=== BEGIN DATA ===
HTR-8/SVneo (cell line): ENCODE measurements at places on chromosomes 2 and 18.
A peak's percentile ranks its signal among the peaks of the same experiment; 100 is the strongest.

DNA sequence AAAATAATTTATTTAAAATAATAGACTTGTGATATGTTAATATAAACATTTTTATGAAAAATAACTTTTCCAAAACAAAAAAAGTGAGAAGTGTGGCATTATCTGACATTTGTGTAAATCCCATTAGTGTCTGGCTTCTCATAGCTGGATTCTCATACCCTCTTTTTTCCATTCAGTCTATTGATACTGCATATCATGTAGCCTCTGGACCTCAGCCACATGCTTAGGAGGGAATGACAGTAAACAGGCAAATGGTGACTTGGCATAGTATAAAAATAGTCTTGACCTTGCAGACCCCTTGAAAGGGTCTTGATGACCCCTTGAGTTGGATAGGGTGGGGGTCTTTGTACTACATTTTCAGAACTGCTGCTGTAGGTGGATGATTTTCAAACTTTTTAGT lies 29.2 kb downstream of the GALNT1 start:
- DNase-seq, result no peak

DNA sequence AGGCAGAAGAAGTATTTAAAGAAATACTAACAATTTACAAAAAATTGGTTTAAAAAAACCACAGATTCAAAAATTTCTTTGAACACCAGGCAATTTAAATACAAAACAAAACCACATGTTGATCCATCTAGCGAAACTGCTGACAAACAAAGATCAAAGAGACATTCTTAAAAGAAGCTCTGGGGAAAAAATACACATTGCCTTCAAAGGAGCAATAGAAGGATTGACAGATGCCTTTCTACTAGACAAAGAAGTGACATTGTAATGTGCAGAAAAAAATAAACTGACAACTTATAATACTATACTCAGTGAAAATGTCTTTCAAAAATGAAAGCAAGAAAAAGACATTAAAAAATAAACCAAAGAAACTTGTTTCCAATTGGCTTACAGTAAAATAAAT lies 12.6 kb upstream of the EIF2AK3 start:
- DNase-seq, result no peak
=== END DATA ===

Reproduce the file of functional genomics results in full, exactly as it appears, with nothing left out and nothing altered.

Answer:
HTR-8/SVneo (cell line): ENCODE measurements at places on chromosomes 2 and 18.
A peak's percentile ranks its signal among the peaks of the same experiment; 100 is the strongest.

DNA sequence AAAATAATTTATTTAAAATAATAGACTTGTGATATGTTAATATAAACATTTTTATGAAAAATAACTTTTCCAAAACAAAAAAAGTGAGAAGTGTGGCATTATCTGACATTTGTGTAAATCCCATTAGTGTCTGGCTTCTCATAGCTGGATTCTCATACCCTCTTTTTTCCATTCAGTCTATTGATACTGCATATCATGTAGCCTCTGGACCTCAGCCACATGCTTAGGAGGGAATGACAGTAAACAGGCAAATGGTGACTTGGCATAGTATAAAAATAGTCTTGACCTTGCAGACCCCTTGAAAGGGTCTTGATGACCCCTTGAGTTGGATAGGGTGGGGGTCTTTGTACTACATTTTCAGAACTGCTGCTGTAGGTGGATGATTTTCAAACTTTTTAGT lies 29.2 kb downstream of the GALNT1 start:
- DNase-seq, result no peak

DNA sequence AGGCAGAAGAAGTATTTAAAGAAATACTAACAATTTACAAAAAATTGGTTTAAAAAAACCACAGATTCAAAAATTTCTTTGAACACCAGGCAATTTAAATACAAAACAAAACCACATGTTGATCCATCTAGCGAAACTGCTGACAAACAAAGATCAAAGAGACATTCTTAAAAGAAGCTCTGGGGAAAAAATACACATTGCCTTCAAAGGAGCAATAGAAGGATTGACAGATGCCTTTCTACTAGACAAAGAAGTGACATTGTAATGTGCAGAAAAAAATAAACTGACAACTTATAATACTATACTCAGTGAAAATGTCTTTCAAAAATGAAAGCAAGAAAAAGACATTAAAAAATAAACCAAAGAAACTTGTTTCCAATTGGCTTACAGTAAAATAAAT lies 12.6 kb upstream of the EIF2AK3 start:
- DNase-seq, result no peak